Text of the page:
Disclaimer: This material is provided for informational purposes only, as of the date hereof, and is subject to change without notice. This material may not be suitable for all investors and is not intended to be an offer, or the solicitation of any offer, to buy or sell any securities nor is it intended to be investment advice. You should speak to a financial advisor before attempting to implement any of the strategies discussed in this material. There is risk in any investment in traded securities, and all investment strategies discussed in this material have the possibility of loss. Past performance is no guarantee of future results. The author of the material or a related party will often have an interest in the securities discussed. Please see Full Disclaimer for a full disclaimer.

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The Graying of the Great Powers

Neil Howe, who previously co-wrote several groundbreaking books on demographic trends with William Strauss (Generations, The Fourth Turning, Millennials Rising), published a new book in 2008 with Richard Jackson: The Graying of the Great Powers: Demography and Geopolitics in the 21st Century.

We consider Howe’s prior work with Strauss to be required reading for anyone wanting to understand the role that demographics have played in recent history, particular the interplay between the major generations (Baby Boomers, Echo Boomers, etc.). We would say the same Howe and Jackson’s new book, though readers who are already familiar with Philip Longman’s work, particularly The Empty Cradle, might find it to be somewhat redundant.

Graying covers many of the same themes covered by Longman and others — the usual doomsday (though completely accurate) scare statistics about Europe’s demographic decline, the coming pension and health funding crises and probable wave of national bankruptcies — and combines them with some of the geopolitical themes discussed by Mark Steyn in America Alone and Patrick Buchannan in The Death of the West (though without Steyn and Buchanan’s abrasiveness and charged ideology) and to a lesser extent those covered by George Friedman in The Next 100 Years.
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Disclaimer: This material is provided for informational purposes only, as of the date hereof, and is subject to change without notice. This material may not be suitable for all investors and is not intended to be an offer, or the solicitation of any offer, to buy or sell any securities nor is it intended to be investment advice. You should speak to a financial advisor before attempting to implement any of the strategies discussed in this material. There is risk in any investment in traded securities, and all investment strategies discussed in this material have the possibility of loss. Past performance is no guarantee of future results. The author of the material or a related party will often have an interest in the securities discussed. Please see Full Disclaimer for a full disclaimer.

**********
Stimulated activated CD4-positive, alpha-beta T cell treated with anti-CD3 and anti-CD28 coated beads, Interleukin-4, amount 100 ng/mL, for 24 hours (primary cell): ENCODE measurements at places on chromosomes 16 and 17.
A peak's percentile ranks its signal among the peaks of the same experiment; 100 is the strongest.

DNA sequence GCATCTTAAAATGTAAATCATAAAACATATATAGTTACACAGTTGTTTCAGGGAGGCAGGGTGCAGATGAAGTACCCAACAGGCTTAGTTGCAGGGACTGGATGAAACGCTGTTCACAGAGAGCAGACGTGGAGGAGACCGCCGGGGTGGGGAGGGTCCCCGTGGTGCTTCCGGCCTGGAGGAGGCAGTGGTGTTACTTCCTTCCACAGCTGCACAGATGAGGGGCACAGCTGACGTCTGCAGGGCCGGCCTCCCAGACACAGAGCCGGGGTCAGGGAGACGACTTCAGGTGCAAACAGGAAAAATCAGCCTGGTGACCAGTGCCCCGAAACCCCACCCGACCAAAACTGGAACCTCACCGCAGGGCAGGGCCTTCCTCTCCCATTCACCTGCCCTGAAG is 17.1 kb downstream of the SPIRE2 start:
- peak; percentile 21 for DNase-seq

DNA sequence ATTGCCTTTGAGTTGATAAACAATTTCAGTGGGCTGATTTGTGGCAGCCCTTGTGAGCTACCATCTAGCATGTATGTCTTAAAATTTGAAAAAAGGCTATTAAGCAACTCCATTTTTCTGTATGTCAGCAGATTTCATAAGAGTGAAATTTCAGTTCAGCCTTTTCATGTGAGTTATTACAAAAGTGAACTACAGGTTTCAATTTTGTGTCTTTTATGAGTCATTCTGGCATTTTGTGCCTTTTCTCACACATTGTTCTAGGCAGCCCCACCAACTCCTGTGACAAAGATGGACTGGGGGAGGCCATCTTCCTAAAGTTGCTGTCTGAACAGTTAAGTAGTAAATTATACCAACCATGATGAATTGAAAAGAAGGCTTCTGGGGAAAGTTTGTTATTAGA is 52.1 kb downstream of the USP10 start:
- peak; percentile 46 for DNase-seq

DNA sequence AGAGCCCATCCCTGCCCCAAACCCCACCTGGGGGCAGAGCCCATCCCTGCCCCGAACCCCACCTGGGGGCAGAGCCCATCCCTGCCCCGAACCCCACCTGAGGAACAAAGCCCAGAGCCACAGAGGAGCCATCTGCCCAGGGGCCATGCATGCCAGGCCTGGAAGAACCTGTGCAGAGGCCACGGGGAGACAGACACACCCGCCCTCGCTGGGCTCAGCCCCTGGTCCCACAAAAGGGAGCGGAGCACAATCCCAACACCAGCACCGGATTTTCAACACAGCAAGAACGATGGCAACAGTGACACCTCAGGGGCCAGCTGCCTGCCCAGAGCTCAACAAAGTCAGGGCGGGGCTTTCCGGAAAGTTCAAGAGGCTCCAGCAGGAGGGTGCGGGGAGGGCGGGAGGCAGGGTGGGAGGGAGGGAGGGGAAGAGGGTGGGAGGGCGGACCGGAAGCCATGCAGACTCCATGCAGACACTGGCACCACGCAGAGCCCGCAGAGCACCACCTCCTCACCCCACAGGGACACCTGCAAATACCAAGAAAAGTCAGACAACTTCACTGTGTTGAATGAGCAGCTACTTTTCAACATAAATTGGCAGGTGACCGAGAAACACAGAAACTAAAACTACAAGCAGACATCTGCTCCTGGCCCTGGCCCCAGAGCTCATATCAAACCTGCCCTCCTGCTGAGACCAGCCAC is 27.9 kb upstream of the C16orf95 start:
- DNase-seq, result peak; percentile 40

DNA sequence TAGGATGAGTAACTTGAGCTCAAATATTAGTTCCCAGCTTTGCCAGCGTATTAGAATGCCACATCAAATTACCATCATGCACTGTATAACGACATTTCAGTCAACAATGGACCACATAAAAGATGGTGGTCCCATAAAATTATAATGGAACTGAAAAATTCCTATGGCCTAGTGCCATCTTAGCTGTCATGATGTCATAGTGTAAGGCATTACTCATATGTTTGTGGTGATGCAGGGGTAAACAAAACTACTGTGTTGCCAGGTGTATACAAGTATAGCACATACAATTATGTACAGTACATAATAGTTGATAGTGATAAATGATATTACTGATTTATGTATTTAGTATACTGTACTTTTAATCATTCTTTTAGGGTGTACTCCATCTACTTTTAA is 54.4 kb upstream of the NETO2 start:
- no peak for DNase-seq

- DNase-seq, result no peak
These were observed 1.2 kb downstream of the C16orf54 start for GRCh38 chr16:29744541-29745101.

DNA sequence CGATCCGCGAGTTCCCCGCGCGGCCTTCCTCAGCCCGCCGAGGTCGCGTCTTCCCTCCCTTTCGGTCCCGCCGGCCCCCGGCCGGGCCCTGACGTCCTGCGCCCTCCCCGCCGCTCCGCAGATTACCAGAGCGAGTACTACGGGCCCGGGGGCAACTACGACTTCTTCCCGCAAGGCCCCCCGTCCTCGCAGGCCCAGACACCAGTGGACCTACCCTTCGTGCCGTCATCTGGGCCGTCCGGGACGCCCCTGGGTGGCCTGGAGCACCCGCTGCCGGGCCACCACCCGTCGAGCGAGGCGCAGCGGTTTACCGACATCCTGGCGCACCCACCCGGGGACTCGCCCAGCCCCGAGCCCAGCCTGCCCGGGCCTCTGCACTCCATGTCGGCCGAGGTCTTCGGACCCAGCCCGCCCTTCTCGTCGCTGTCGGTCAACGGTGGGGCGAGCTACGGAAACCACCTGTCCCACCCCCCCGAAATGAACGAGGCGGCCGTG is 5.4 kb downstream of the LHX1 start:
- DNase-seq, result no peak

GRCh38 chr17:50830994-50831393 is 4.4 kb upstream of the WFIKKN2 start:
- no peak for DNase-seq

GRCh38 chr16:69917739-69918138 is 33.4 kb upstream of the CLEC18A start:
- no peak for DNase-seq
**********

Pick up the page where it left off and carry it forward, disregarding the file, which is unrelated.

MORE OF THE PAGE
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Death Elasticity and Taxes

The following is an excerpt from an article I originally wrote in June 2008.  Today, with the Bush tax cuts set to expire, the insights of this article are more important than ever.

Moving on to a different area in human predictability, Gerald Prante of the Tax Foundation recommended a white paper that examines how people adjust major life decisions—including death itself—in response to tax incentives. Kopczuk and Slemrod’s 2001 paper, “Dying to Save Taxes: Evidence from Estate Tax Returns on the Death Elasticity,” is a fascinating look at these timing decisions.

In an article I penned for the March 2007 issue of the HS Dent Forecast, “Voting for Fertility,” I commented that government pro-natal policies were not likely to work. No government has enough money to convince reluctant adults to become parents unless they were already strongly considering it. Even Russia’s generous $10,000 “baby bonuses” do little to compensate parents for the money, time, and loss of freedom that children bring. Likewise, it is not likely that many couples would permanently forgo marriage to avoid the marriage penalty on their yearly 1040 or that a significant number of healthy people would commit suicide to escape the estate tax. Continue Reading →